The Federal Reserve Board said that industrial production declined 0.4 percent in October, reversing the 0.2 percent gain in September. Industrial production peaked in July at 97.9. In October it was 96.6, a decrease of 1.4 percent in just three months. This suggests what we already knew – the manufacturing economic environment remains choppy.
Uncertainties related to the fiscal cliff and slowing global growth are challenging sales and forcing business leaders to stall or curtail activity. Beyond these points, Hurricane Sandy impacted production in some areas. The Philadelphia Fed yesterday said that the average manufacturer in its region with reduced activity lost 2.2 days of down time.
Manufacturing production fell 0.9 percent in October, with 1.7 percent less production than in July. The decrease for the month was broad-based. Only two sectors – plastics and rubber products (up 0.2 percent) and nonmetallic mineral products (up 0.1 percent) – cited increased production levels in October. Outside of major sectors, high-technology industries report higher production, up 1.1 percent, on increased demand for computers and communications equipment.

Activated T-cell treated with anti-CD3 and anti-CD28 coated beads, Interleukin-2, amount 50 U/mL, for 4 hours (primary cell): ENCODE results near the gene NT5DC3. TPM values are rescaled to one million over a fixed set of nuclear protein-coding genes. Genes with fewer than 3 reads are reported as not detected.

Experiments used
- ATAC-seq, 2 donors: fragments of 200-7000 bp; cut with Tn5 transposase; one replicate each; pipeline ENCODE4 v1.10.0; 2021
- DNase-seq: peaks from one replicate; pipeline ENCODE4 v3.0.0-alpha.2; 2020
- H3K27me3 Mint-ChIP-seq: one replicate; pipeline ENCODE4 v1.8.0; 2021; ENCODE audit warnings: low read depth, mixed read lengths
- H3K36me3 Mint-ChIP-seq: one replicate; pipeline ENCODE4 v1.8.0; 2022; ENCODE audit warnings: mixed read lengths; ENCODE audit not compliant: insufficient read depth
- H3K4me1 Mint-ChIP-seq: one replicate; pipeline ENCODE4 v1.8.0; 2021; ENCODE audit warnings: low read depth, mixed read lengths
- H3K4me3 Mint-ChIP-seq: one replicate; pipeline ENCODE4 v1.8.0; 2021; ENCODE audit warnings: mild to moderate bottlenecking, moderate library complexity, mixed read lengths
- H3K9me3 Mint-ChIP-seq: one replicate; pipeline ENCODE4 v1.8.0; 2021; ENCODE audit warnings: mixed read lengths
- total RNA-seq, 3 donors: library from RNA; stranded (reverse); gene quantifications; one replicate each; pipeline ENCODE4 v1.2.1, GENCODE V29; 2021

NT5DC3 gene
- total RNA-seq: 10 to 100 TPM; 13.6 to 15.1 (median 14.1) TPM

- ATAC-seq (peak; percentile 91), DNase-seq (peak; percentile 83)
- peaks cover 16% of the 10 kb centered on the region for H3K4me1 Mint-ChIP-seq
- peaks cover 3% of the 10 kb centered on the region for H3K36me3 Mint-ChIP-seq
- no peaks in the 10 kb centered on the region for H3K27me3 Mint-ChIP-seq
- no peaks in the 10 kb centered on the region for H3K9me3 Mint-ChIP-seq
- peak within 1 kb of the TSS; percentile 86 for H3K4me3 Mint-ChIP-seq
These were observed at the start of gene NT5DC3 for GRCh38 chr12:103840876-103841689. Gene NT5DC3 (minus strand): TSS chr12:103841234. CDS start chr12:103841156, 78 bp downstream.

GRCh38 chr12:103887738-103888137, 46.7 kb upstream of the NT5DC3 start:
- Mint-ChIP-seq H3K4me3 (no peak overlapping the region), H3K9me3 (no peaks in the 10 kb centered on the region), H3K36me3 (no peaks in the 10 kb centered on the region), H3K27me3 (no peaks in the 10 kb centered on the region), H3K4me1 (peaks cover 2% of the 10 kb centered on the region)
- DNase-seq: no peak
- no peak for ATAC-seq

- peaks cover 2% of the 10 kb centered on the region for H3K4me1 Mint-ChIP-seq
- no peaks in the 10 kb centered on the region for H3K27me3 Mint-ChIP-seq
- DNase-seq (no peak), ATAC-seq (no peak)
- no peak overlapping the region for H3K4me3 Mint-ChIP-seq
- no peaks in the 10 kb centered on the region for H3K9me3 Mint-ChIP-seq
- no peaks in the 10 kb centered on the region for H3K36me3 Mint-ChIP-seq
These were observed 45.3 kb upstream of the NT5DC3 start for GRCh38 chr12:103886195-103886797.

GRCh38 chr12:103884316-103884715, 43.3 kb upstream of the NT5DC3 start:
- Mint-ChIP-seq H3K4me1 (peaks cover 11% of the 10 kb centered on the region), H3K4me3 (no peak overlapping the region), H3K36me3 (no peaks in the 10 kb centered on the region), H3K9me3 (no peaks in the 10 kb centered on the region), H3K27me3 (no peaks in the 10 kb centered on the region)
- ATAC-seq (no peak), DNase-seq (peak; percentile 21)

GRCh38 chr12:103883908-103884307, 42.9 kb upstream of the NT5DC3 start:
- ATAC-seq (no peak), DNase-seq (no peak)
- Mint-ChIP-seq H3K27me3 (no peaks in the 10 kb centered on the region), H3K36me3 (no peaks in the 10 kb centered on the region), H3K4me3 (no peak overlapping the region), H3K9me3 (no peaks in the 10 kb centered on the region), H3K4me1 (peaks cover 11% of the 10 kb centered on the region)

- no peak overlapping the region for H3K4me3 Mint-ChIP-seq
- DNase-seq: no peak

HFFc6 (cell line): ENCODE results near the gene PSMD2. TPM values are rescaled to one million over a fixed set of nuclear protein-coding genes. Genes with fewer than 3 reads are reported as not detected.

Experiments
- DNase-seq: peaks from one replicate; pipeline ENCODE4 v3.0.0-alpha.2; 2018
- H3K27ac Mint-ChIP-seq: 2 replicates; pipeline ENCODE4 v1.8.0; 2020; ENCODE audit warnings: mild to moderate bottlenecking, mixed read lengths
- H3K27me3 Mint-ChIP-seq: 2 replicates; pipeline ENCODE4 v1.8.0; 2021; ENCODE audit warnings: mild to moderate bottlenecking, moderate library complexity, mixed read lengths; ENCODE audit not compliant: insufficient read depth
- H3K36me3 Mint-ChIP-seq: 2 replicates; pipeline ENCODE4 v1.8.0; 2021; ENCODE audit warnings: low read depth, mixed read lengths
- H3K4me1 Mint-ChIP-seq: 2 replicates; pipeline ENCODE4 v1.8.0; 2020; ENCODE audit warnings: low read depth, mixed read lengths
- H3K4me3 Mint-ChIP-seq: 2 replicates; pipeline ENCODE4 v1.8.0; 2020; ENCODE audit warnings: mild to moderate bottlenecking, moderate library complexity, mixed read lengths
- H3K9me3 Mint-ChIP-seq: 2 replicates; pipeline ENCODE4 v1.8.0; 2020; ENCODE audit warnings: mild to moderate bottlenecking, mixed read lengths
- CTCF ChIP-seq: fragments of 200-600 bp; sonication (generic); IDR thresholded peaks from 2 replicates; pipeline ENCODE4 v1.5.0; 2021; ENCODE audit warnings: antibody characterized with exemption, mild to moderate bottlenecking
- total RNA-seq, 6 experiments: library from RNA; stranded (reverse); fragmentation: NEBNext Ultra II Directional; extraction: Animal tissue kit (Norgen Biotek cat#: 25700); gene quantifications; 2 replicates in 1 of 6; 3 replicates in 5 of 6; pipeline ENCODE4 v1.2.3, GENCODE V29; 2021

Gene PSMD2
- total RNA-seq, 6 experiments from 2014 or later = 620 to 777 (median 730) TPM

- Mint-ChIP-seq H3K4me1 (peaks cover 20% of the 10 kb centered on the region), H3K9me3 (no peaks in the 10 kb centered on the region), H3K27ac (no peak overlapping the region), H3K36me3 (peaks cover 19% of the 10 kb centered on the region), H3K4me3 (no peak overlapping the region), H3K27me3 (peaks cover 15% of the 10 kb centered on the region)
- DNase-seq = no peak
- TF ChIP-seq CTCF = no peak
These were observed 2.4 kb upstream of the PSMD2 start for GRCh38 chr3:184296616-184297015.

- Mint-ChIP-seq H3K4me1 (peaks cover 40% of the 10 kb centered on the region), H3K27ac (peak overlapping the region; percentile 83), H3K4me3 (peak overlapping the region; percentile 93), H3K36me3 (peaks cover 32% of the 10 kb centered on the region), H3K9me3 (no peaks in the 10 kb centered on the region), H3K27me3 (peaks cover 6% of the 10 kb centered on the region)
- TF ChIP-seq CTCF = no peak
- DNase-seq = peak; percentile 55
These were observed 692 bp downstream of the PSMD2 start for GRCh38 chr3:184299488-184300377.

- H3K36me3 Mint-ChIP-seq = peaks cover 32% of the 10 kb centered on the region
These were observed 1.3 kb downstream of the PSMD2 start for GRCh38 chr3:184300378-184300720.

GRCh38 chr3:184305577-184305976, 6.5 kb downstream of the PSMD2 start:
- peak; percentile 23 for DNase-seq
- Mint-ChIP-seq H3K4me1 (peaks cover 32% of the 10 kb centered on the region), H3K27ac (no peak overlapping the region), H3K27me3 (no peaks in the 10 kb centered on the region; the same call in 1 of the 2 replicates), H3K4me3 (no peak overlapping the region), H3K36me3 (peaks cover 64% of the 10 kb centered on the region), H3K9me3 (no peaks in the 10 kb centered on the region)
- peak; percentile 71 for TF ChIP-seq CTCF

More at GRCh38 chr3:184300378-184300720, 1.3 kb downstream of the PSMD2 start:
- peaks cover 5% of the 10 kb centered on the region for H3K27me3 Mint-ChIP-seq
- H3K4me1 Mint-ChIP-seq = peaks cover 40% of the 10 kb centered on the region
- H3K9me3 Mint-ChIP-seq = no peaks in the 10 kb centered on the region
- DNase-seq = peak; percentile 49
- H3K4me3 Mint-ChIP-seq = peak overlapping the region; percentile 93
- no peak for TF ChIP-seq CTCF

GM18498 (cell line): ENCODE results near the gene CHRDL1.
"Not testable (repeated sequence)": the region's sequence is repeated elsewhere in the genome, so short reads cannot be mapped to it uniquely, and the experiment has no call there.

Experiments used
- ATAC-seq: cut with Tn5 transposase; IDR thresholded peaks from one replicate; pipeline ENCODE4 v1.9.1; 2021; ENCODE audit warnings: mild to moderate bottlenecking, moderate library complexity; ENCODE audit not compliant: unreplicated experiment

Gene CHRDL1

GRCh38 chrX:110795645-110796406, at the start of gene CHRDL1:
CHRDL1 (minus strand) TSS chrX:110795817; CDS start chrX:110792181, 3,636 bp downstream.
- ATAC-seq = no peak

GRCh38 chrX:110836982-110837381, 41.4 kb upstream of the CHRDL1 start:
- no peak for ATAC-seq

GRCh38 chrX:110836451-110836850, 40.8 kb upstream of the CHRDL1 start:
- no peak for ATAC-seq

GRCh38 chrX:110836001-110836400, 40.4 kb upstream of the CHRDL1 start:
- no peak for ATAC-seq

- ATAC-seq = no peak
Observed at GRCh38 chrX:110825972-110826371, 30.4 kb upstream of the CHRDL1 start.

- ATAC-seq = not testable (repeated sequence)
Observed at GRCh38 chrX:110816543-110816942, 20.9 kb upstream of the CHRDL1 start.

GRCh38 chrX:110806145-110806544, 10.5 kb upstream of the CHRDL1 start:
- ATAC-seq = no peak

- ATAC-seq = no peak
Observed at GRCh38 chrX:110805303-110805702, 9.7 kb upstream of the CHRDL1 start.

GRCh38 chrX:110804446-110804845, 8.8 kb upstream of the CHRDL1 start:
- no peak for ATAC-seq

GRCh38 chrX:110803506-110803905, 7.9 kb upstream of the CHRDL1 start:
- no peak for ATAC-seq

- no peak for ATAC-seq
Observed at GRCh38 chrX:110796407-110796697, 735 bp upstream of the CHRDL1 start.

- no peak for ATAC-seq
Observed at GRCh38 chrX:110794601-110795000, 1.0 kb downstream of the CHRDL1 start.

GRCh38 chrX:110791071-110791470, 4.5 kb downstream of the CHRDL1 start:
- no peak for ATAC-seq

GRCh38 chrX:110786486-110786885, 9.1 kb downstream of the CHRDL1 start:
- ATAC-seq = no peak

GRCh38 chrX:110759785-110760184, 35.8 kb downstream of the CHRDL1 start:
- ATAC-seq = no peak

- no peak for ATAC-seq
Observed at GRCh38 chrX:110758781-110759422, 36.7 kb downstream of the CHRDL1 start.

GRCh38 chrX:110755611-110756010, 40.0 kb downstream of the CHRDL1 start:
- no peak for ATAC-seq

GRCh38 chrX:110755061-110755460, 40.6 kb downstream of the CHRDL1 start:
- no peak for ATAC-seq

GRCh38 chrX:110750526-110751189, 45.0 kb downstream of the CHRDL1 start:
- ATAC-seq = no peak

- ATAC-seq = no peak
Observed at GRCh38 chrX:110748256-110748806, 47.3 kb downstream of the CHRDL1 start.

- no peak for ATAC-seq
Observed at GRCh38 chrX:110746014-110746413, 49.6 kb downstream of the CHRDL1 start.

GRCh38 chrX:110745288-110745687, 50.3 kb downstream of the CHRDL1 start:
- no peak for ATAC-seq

Both durable and nondurable goods production was lower, down 0.6 percent and 1.0 percent. Production was down significantly in October in a number of sectors. This includes: apparel and leather (down 2.1 percent), machinery (down 1.9 percent), food and beverages (down 1.8 percent), printing and support (down 1.5 percent), electrical equipment and appliances (down 1.4 percent), and paper (down 1.2 percent).
Meanwhile, capacity utilization also fell. For the larger economy, it shifted from 79.2 percent in July to 78.2 in September to 77.8 percent in October. This suggests a significant decline in capacity over in recent months. For manufacturers, the decrease has been from 78.2 percent to 77.3 percent to 76.6 percent over the same time periods.
Today’s report is a clear sign that manufacturing activity remains weak in a large variety of sectors. As policymakers seek to address the fiscal cliff, they should be cognizant of the headwinds that are facing the sector right now. Despite the fact that manufacturers have provided out-sized output and employment contributions since the end of the recession, the sector is clearly facing serious challenges now. Manufacturers remain worried about a possible economic downturn in the U.S. from the fiscal cliff, a recession in Europe and slowing global growth, and other uncertainties and regulations which are hampering growth and sales.
It will be important for our political leaders to do what is necessary to reverse these trends, allowing manufacturers to once again grow and flourish.
Chad Moutray is chief economist, National Association of Manufacturers.
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